Fifteen years ago, Pandora was born. Pandora is kinda like radio, but you can only listen online. Because Pandora seems to know exactly what songs want hear when you want to hear them, it was supposed to lead to the death and destruction of traditional AM/FM radio. On the day Pandora was born, 90+ percent of American's listened to traditional radio every week. As of today, nothing has changed. According to a new study by Nielsen, currently 90+ percent of Americans of every age still listen to radio every week.
Traditional radio's audio leadership is driven by its ongoing dominance of in-car listening. This is an area that, according to Forbes magazine, Pandora reports that its apps installed in cars make an insignificant contribution to its total listener hours. As a matter of fact, as you can see from the chart below supplied by research company Ipsos, if you combine all sources of in-car audio (except CD players), then it still does not even come close to radio share of in-car listening.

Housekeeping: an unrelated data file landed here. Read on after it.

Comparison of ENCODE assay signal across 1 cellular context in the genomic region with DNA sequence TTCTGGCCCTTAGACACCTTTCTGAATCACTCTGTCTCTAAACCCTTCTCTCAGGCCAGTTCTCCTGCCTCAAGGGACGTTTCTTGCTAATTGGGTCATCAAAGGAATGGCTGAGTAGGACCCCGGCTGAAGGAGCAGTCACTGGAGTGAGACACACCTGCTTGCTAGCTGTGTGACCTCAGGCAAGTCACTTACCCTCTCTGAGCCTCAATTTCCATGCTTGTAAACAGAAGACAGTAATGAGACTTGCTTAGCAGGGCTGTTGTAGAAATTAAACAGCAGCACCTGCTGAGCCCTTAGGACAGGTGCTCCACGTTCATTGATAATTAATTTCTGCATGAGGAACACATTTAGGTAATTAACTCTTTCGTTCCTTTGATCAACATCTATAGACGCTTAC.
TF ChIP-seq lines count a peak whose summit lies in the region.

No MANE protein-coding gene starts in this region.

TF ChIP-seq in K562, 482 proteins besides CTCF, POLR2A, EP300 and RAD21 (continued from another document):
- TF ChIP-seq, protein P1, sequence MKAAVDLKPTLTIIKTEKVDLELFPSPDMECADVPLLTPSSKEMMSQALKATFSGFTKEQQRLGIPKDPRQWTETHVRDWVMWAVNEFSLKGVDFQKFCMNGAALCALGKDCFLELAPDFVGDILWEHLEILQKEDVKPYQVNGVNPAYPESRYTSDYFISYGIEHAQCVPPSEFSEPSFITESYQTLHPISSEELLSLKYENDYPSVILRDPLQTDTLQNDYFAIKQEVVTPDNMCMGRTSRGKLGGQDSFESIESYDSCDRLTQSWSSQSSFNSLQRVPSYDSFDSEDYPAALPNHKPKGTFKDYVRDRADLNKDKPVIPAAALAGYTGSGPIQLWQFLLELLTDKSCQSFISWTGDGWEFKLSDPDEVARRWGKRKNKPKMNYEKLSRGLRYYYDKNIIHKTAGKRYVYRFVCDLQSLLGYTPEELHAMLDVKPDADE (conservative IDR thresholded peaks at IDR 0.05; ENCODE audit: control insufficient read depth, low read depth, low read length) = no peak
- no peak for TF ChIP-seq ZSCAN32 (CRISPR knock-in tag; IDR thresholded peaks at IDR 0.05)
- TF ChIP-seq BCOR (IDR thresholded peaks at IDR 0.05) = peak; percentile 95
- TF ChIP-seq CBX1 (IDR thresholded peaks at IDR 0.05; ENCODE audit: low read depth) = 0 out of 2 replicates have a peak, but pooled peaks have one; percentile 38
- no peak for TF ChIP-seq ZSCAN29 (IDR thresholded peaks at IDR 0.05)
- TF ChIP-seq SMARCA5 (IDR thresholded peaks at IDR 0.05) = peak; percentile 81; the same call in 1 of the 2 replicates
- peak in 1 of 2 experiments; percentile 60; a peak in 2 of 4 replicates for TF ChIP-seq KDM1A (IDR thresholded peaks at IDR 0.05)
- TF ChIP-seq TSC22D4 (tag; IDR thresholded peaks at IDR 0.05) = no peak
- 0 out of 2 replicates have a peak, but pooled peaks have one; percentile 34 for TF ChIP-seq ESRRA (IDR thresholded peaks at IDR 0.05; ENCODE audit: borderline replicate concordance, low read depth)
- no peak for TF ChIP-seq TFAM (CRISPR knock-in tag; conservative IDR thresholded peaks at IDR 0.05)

Another study by Nielsen supports traditional media's strength against the onslaught of digital competitors. Nielsen reports that consumers still spend 2 hours and 44 minutes per day listening to AM/FM radio. This is almost twice the amount of time these same consumers spend with their smart phone (1 hour and 33 minutes) and computers (1 hour and six minutes).
So despite 15 years of predictions of its death at the hands of digital marauder, traditional AM/FM radio remains top of the media heap. This is great news for Maine small business who depends on radio to fulfill their marketing and advertising needs.
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